|||Mashlight: A Lightweight Mashup Framework for Everyone.||A mashup building framework is presented that enables non technical users to create process-like mashups using widget like web 2.0 applications. On benefit to the framework is that it does not require a particular web server but can be run on any webkit compliant browser.||End User Programming|
|||Building Mashups By Example.||An end user mashup building approach is presented that combines most problem areas in Mashup building into a unified interactive framework that requires no widgets, and allows users with no programming background to easily create Mashups by example.||End User Programming|
|||Making Mashups With Marmite: Towards End-User Programming for the Web.||An end user mashup tool is presented that is designed to enable end-users to easily extract information from web pages, process extracted data (e.g. exclude certain content, add metadata), integrate multiple data sources, direct the output to a specified location (e.g. DB, map service, text file).||End User Programming|
|||Towards a Mashup-driven End-user programming of SOA-based Applications.||The authors discuss mashup development with a focus on reducing the development cost by empowering specified user groups to create applications that support their daily activities.||End User Programming|
|||UQBE: Uncertain Query by Example for Web Service Mashup.||A query by example mashup tool for non-programmers is presented, it supports query by example over a schema made up by the user without knowing the schema of the original sources.||End User Programming|
|||Mashmaker: Mashups for the Masses.||A tool is presented that allows users to collaboratively share and explore data and queries, the users can share data, widgets, and widget suggestions all using a simple social network that is dynamically maintained.||End User Programming|
|||Web Mashup Scripting Language.||The authors discuss an approach of using an interim web service that can be automatically generated from the pair-wise mappings of legacy web services’ data models.||End User Programming|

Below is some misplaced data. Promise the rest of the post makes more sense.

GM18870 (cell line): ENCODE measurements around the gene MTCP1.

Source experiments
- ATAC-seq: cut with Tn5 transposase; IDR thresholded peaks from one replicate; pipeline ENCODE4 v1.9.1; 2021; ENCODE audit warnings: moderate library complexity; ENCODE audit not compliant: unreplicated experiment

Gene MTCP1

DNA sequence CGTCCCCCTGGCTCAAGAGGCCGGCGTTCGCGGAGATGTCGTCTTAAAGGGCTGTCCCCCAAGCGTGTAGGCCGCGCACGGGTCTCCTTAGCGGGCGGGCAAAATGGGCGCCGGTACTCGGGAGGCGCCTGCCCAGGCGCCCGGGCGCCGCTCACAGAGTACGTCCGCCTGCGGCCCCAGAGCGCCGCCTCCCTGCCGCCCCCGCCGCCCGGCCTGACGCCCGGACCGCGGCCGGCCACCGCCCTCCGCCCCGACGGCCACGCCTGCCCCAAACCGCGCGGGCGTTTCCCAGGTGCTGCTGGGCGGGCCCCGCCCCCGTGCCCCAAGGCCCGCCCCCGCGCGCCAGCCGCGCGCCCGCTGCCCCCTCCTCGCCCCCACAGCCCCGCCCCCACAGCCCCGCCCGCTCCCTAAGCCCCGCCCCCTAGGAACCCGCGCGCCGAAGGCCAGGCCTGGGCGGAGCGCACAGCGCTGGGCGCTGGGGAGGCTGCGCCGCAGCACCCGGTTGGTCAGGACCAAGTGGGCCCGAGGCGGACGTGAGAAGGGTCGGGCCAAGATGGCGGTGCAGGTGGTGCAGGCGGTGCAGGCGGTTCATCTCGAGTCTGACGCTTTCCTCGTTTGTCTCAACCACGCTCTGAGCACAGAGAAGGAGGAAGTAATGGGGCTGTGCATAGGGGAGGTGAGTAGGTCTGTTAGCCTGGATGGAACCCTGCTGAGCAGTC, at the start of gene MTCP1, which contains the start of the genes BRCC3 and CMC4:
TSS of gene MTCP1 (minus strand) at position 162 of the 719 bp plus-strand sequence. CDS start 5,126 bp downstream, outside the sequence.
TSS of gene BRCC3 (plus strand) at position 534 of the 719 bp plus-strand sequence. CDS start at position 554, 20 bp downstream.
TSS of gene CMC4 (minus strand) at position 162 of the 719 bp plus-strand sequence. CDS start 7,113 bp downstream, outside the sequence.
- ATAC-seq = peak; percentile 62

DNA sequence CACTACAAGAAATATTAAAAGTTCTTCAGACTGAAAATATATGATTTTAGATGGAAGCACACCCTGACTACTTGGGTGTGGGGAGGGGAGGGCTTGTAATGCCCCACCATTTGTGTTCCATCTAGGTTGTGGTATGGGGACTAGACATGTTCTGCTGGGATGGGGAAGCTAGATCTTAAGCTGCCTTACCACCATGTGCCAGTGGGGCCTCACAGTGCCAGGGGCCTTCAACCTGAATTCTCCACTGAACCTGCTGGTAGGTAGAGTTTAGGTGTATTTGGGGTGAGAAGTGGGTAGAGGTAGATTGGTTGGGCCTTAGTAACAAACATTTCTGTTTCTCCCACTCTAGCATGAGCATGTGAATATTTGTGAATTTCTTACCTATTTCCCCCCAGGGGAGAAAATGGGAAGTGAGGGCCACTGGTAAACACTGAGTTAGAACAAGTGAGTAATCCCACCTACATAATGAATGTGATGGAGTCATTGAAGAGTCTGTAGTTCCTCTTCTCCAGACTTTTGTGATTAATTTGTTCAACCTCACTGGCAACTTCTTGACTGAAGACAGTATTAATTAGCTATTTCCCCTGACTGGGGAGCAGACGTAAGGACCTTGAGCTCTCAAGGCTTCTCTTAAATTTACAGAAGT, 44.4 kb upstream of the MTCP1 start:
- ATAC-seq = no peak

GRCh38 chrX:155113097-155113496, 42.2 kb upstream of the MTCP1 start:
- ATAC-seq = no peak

|||Mashing Up Visual Languages and Web Mashups.||A recent trend is discussed, detailing the shift away from the desktop computing model where software is installed locally on your machine, towards web applications where personal and public data and services coexist on remote servers distributed across the web. The following cognitive dimensions are then discussed from a mashup perspective: Stability, Robustness, and Share-ability.||End User Programming|
|||Potluck: Data Mashup Tool for Casual Users.||The need and various scenarios of mashups is discussed. An end user mashup tool is presented and empirically evaluated. The results indicated that users were able to quickly learn the user interface and successfully created mashups.||End User Programming|
|||Lash-Ups: A Toolkit for Location-Aware Mash-Ups.||A toolkit is presented that enables smart phone users to create mobile location specific mashups. The toolkit provides two main benefits. Firstly, it provides simple, standard API for mobile user. Secondly, it enables user to distribute their mashups to other users for reuse.||End User Programming|
|||User-Friendly Functional Programming for Web Mashups.||While there are a plethora of different mashups sites currently available, the authors highlight areas where mashups are currently needed. In fact they mention that the number of needed mashups is so great that the only practical solution is to enable end users to create mashups. Thus, an end user mashup tool is presented.||End User Programming|
|||Mashroom: End-User Mashup Programming Using Nested Tables.||An end-user programming model is presented that includes an expressive data structure as well as a set of formally-defined mashup operators. The model uses a table structure to enable users to express complex data objects. An empirical evaluation revealed that users effectively and efficiently used the application to build mashups.||End User Programming|
|||End-User Programming of Mashups With Vegemite.||An end user mashup tool is empirically evaluated, the tool focuses on programming by demonstration, iterative and interactive transformation of data by the user, and mixed-initiative interaction.||End User Programming|